A Vulnerability Assessment can be defined as the process ofThe Critical Nature of Vulnerability Assessments identifying, quantifying, and prioritizing
(or ranking) the vulnerabilities in an IT system. Before we take a look at a modern and complete approach organizations should adopt for assessments, let’s define some key terms:

  • Vulnerability - A flaw or weakness in system security procedures, design, implementation, or internal controls
  • Threat - The potential for a specific vulnerability to be exercised either intentionally or accidentally
  • Control - Measures taken to prevent, detect, minimize, or eliminate risk to protect the integrity, confidentiality, and availability of information
  • IP Address - A numerical label assigned to each device participating in a computer network that uses the Internet Protocol for communication

For years, the traditional Vulnerability Assessment model consisted of the following:

  • Defining Scope – What IPs (internal/external) are to be scanned
  • Data Collection – Scan these IPs
  • Vulnerability Analysis
  • Remediation Recommendations

Vulnerability Assessments can prove extremely valuable to an organization; non-intrusive scans can uncover valuable information regarding the current infrastructure. They have traditionally been conducted as part of an organization’s compliance maintenance such as PCI/HIPAA requirements. The issue with this approach is that many organizations are not required to adhere to these standards. With growing cyber security threats, all organizations should adopt Vulnerability Assessments as an active part of their organization’s risk management framework. This allows the organization to look beyond their IT infrastructure when conducting these assessments and take into account areas such as policy, procedures, and platform configuration review.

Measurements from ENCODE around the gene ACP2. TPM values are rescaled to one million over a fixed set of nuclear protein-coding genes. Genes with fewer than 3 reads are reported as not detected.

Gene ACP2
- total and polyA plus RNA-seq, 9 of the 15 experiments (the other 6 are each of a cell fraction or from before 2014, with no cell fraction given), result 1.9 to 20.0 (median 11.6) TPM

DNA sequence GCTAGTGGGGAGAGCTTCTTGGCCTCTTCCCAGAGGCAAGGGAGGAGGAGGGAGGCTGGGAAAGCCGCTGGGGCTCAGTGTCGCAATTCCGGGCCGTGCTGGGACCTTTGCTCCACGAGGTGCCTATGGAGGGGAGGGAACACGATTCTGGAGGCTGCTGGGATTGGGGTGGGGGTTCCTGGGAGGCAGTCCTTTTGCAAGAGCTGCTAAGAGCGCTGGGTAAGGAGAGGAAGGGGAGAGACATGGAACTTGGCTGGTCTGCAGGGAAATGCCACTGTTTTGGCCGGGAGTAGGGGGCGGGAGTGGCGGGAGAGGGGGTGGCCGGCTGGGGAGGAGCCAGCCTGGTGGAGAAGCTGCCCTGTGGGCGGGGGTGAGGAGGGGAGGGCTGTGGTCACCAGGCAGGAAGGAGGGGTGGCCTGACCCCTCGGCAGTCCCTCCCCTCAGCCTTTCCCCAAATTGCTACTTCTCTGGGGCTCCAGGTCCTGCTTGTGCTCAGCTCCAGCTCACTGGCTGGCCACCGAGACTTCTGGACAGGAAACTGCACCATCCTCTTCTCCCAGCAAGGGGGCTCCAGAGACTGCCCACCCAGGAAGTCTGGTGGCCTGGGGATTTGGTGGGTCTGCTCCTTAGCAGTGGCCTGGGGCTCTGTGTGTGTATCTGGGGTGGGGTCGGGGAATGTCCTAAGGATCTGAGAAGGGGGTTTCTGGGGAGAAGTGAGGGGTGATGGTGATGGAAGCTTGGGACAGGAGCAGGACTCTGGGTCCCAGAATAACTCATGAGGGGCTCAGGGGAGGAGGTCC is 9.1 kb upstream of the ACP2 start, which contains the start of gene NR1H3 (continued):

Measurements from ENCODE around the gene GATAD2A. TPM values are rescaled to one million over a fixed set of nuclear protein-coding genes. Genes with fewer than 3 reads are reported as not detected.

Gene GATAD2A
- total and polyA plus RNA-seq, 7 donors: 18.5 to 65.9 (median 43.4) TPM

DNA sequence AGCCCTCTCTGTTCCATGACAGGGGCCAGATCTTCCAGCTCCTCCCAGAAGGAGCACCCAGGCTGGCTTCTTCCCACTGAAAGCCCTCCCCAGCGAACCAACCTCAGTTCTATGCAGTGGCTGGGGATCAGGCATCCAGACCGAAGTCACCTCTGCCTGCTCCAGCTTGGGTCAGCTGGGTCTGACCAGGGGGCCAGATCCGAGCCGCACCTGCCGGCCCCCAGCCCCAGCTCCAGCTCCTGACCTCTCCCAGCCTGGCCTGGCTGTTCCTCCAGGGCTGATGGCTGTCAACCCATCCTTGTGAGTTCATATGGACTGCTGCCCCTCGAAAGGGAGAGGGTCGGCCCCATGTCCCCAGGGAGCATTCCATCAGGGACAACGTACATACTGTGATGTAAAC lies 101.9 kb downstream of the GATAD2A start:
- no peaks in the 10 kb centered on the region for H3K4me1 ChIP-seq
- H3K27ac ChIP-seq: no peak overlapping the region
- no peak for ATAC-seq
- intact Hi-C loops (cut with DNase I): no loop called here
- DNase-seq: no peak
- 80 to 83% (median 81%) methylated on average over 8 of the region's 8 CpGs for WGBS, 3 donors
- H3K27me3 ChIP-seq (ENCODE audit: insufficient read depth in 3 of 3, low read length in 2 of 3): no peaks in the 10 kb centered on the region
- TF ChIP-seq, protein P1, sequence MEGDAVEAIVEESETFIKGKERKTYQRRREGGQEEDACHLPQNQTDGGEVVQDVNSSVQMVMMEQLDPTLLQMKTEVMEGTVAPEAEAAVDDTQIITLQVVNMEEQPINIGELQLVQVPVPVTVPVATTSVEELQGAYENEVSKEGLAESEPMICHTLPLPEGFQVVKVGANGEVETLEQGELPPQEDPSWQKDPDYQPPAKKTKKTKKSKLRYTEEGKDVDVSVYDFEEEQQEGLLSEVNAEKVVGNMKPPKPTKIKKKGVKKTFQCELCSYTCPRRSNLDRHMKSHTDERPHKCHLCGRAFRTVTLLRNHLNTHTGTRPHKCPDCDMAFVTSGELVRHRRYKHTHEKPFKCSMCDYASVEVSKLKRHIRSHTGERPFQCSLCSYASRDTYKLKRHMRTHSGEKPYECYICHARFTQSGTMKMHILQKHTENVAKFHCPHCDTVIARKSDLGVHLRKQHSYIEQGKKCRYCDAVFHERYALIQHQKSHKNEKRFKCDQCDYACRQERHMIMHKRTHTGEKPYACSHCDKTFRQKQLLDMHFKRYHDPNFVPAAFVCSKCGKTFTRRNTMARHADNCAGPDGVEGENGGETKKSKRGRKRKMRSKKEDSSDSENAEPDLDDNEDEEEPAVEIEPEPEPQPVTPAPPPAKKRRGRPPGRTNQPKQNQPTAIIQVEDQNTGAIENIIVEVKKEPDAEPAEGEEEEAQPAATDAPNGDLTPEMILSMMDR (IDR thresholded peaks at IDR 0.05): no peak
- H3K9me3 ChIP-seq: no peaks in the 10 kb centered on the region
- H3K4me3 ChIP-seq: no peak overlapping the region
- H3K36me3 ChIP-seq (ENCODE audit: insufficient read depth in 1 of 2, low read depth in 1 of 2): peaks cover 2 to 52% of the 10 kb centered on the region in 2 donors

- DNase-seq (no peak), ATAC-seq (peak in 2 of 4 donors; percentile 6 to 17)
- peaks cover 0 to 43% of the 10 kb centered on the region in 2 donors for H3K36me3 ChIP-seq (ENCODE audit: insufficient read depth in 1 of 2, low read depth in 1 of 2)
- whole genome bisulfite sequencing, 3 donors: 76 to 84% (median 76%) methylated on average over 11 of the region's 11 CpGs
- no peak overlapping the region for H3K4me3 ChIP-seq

As news headlines consistently show, social engineering is a significant method of attack utilized by malicious outsiders. End users are the highest vulnerability in any organization and they should be incorporated into this assessment when possible with phishing/vishing simulation.

Another important factor in conducting a proper Vulnerability Assessment is ensuring the assessor truly understands the business overall. This can be a major factor in evaluating the risk, determining recommendations, and generating an actionable report that helps guide the organization further.

Far too often, companies believe that they’re immune to hacks, scams, and other IT data breaches. However, as the news headlines show us on an almost daily basis, it’s a matter of when your company will be attacked, not if. Therefore, it’s smart business to conduct a Vulnerability Assessment now, and to make it part of your ongoing risk management program.

To discuss this topic, contact Sassan Hejazi at Email or 215.441.4600.

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